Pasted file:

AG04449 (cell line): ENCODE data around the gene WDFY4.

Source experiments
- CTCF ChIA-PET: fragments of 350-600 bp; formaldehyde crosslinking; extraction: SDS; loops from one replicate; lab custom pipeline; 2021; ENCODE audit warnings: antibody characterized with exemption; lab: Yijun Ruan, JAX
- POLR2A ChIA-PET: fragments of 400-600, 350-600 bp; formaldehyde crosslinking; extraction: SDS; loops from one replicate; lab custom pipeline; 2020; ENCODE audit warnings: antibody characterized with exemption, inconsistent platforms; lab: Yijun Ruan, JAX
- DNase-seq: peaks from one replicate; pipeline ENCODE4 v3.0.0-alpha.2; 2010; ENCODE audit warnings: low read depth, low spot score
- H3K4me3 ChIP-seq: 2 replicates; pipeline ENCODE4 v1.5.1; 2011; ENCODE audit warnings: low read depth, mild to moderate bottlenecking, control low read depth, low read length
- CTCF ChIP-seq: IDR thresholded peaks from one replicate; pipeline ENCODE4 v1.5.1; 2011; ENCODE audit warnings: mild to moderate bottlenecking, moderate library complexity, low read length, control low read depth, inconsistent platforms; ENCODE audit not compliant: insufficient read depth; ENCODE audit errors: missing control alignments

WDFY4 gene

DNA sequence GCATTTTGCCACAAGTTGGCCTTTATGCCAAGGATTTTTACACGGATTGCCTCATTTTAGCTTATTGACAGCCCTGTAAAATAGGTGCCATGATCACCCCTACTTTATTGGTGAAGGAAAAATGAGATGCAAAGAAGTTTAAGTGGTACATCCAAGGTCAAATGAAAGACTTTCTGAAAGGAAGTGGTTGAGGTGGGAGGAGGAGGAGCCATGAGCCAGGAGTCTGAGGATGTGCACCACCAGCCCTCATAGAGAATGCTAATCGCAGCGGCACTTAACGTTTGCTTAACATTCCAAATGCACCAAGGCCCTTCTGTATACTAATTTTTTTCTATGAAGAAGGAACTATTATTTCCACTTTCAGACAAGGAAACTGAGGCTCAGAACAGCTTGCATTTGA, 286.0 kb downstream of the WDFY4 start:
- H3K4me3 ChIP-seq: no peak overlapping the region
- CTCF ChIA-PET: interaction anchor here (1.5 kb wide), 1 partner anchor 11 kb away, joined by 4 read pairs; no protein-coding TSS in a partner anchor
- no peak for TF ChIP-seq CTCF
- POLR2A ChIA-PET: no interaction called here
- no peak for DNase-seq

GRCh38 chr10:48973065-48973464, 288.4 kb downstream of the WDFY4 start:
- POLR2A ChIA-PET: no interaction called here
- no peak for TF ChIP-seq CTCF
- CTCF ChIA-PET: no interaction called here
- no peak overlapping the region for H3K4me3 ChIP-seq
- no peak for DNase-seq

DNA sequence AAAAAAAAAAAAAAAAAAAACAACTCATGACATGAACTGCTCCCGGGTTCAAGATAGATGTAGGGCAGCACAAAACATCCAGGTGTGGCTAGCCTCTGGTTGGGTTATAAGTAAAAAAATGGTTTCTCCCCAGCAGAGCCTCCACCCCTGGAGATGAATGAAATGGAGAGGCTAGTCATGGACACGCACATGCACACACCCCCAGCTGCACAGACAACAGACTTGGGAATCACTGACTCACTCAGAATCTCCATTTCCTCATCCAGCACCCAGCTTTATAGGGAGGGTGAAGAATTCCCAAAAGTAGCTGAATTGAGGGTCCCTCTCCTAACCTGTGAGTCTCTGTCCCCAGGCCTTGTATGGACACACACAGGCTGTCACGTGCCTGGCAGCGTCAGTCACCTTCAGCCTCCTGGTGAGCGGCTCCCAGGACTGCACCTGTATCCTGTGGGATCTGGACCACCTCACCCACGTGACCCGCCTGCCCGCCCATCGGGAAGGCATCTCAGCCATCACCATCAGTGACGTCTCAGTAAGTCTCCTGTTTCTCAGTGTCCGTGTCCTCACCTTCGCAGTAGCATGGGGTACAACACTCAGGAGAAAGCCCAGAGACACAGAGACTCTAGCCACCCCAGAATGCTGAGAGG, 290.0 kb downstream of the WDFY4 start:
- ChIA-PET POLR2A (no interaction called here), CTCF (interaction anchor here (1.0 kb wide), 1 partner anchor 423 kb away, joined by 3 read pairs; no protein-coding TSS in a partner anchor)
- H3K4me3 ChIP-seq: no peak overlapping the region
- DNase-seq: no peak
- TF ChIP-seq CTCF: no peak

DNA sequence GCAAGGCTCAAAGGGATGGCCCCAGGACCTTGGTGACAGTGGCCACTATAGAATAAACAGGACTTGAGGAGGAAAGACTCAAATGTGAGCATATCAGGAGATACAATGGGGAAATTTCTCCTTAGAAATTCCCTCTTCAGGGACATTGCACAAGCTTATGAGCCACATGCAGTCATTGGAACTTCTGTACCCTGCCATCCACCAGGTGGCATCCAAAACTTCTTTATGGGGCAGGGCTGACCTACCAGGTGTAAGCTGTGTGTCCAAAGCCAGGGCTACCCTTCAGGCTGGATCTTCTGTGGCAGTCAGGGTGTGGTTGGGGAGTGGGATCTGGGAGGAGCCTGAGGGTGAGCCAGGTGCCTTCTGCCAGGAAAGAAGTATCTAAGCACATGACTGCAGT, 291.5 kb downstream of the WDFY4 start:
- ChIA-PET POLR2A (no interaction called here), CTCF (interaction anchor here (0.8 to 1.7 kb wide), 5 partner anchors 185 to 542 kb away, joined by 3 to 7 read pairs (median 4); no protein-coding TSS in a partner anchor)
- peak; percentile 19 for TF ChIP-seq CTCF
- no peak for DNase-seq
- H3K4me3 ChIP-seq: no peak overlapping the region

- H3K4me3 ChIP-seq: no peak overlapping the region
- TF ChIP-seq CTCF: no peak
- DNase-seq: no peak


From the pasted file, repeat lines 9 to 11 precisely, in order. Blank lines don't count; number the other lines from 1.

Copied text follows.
DNA sequence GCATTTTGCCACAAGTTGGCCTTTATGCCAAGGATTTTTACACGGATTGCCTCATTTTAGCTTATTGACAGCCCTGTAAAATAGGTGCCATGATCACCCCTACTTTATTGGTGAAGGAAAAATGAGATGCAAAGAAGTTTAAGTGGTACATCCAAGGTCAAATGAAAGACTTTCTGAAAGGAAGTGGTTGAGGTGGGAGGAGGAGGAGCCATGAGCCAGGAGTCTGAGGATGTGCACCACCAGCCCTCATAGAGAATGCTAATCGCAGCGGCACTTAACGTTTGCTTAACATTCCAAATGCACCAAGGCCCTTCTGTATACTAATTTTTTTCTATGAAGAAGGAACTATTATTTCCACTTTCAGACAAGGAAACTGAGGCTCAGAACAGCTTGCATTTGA, 286.0 kb downstream of the WDFY4 start:
- H3K4me3 ChIP-seq: no peak overlapping the region
- CTCF ChIA-PET: interaction anchor here (1.5 kb wide), 1 partner anchor 11 kb away, joined by 4 read pairs; no protein-coding TSS in a partner anchor